- The New York Senate has unanimously passed a bill (S2270A), known as the "Finger Lakes Community Preservation Act," designed to effectively block plans for a new incinerator by prohibiting certification under the New York State Environmental Quality Review Act. Following passage of a matching bill (A5029A) in the state Assembly, the decision now rests with Gov. Andrew Cuomo.
- Plans for the estimated $365 million facility, 2,640 ton-per-day facility from Circular enerG have faced vociferous opposition from local groups. "We urge Governor Cuomo to sign this bill so we can put this outrageous proposal behind us and go back to growing the Finger Lakes economy," said Seneca Lake Guardian President Joseph Campbell in a statement.
- "The bill is a real step back for the environment. It would just encourage landfilling, which is the worst option for waste disposal," said Alan Knauf, an attorney for Circular enerG, via email. "Circular will continue to pursue approval from local authorities, and is awaiting a decision on its Article 78 proceedings challenging rezoning decisions."
Similar legislation came close to passing both chambers last year, but fell short when the Assembly didn't bring it to a vote in June prior to the end of its 2018 session. Gov. Cuomo is already on the record opposing the project as of a May 2018 statement, which called it "not consistent" with state public health and environmental goals. He promised to "consider all options" in stopping it from coming to fruition.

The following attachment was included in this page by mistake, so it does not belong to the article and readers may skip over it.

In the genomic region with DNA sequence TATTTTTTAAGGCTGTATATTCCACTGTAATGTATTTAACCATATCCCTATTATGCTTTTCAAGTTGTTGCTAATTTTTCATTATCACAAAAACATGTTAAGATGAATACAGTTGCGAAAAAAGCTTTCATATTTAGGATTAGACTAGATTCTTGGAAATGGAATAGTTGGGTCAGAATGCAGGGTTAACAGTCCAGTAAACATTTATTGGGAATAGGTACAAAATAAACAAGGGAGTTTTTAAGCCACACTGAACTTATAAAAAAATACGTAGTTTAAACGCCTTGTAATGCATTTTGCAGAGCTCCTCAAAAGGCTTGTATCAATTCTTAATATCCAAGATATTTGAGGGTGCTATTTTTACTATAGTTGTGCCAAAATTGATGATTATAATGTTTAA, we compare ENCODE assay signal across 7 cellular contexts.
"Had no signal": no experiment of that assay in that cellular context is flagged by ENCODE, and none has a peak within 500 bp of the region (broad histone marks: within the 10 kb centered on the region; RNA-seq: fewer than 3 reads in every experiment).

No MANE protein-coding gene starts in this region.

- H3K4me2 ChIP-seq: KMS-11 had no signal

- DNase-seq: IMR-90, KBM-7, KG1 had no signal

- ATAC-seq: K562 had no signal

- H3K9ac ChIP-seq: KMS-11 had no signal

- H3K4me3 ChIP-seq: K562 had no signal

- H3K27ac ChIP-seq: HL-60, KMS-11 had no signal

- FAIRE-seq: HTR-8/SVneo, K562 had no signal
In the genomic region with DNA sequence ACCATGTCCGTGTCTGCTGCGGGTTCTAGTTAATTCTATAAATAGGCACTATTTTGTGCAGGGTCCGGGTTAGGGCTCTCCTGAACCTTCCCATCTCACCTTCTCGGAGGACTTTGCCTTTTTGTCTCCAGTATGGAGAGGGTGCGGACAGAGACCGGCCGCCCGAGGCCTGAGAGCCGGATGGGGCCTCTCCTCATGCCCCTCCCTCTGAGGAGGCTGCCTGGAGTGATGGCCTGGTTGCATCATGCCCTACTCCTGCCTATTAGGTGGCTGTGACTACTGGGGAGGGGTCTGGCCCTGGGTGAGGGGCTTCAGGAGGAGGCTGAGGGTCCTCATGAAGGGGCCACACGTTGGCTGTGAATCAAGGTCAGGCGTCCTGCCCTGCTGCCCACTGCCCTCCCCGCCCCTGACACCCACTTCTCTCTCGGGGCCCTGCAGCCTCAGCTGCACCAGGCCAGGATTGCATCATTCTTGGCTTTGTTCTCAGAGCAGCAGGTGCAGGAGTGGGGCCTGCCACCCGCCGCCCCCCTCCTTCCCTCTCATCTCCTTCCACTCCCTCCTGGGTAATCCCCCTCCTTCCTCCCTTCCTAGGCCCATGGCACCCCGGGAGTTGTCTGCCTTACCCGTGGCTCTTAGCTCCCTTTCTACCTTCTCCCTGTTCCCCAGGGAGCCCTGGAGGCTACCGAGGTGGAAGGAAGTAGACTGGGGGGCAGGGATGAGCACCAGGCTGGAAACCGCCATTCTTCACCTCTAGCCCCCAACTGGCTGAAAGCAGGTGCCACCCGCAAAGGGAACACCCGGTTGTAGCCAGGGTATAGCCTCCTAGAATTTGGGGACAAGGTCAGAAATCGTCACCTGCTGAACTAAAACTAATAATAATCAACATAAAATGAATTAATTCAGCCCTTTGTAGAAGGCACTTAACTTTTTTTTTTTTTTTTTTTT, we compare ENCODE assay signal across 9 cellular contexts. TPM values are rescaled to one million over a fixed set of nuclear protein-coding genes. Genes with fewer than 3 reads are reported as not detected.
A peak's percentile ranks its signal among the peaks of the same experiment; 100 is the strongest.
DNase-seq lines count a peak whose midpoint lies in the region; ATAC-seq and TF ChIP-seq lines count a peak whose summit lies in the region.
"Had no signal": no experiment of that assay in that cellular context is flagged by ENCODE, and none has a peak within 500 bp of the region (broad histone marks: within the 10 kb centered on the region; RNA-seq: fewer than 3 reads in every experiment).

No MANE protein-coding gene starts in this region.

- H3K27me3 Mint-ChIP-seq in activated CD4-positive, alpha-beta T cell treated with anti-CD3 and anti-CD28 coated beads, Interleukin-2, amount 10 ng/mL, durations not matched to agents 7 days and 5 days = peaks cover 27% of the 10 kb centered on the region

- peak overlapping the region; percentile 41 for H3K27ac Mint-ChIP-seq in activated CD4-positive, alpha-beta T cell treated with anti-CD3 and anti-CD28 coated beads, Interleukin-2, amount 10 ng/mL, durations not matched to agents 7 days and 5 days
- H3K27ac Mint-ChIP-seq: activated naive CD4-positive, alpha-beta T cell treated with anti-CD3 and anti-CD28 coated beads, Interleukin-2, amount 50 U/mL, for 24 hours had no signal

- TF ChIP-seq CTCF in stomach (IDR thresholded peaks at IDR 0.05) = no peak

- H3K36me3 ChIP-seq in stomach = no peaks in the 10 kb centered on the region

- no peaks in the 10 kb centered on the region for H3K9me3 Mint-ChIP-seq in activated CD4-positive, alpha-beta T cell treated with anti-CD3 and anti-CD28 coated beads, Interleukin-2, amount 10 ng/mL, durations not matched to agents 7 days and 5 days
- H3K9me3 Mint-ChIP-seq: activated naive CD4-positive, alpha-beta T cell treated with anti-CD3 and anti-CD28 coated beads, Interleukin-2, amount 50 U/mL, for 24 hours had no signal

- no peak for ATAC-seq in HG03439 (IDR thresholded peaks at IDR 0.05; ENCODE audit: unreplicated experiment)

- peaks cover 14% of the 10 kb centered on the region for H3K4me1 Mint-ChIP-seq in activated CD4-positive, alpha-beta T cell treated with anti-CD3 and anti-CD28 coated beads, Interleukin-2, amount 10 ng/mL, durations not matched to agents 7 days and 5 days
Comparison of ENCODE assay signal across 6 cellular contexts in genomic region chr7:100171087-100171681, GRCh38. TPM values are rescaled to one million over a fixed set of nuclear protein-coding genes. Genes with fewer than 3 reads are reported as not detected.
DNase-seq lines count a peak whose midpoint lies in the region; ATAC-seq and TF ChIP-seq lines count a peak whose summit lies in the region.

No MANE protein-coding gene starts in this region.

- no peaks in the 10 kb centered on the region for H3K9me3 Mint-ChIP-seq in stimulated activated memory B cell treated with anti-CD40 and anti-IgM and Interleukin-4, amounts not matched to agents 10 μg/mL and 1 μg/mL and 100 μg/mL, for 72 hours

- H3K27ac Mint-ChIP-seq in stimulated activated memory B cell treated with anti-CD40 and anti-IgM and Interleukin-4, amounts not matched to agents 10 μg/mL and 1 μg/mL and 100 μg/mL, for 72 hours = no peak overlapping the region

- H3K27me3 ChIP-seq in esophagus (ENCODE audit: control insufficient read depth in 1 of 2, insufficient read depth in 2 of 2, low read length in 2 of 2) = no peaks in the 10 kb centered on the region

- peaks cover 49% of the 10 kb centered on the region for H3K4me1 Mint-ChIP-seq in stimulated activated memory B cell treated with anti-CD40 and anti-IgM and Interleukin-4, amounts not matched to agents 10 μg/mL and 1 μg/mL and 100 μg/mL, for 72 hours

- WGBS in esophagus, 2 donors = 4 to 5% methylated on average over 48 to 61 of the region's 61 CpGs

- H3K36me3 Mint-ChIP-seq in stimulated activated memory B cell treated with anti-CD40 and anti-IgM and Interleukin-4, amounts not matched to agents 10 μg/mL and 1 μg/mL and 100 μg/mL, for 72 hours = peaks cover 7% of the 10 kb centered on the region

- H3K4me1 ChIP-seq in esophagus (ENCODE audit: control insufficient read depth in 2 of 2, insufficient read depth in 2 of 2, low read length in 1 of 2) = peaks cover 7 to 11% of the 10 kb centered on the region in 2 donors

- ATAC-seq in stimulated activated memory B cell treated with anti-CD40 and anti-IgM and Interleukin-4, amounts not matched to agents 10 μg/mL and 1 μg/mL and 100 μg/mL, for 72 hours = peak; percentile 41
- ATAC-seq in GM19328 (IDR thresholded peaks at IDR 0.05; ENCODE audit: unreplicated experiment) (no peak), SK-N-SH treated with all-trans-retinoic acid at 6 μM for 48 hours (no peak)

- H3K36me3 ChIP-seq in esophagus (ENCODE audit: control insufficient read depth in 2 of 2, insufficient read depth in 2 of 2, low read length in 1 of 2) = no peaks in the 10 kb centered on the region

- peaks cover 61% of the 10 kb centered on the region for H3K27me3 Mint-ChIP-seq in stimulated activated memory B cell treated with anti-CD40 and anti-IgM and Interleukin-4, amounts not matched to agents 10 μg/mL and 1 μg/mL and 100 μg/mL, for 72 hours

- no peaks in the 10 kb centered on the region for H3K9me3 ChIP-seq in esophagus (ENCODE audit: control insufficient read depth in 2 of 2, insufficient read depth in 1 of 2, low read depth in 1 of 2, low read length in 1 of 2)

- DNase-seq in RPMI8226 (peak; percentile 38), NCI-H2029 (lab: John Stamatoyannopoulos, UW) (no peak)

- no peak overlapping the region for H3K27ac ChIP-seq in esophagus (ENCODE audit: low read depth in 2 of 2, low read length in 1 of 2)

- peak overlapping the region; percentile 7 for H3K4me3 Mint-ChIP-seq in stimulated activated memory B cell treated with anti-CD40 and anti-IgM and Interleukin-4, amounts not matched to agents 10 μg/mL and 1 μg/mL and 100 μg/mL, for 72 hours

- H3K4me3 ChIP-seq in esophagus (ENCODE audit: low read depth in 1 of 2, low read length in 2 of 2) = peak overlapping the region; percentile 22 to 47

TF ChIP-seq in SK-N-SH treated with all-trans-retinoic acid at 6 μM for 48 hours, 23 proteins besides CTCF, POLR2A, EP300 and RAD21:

Since it was first proposed for the town of Romulus in 2017, the Circular enerG project has become a lightning rod for a variety of larger issues playing out in upstate New York and the U.S. at large. Pitched as a way to develop the former Seneca Army Depot parcel and provide more revenue to local governments, the project has since taken on a different reputation.
The Finger Lakes region, which prefers to be known for its wineries and nature tourism, is already home to some of the largest landfills in the area. Many of these sites have historically accepted large volumes of waste from New York City as well as other Northeast states — a fact that has made area residents and politicians resistant to the idea of any new waste infrastructure, even though Circular enerG has pitched its plan as a way to reduce landfill dependency.
This argument continued in the company's latest statement: "Landfilling causes far greater greenhouse gas emissions from methane, terrible odors, and dioxin emissions from uncontrolled burning of plastics. Recycling is a sham today, with plastics we thought were being recycled ending up in the middle of the Pacific Ocean."
While this line of reasoning may be more widely accepted in other parts of the world, landfills remain a dominant feature of U.S. waste infrastructure, and activism against new incinerators has become more well-organized in recent years. Efforts are underway to exclude the facilities from receiving renewable energy subsidies in multiple states, including New York, and financing is largely focused on international projects at this point.
Given these headwinds, the Circular enerG project was always going to be a challenging one. Asked whether the company still sees a path forward, Knauf cited an ongoing lawsuit over a zoning decision by Romulus as the main focus, but also recognized that if enacted, the new state law might override those efforts.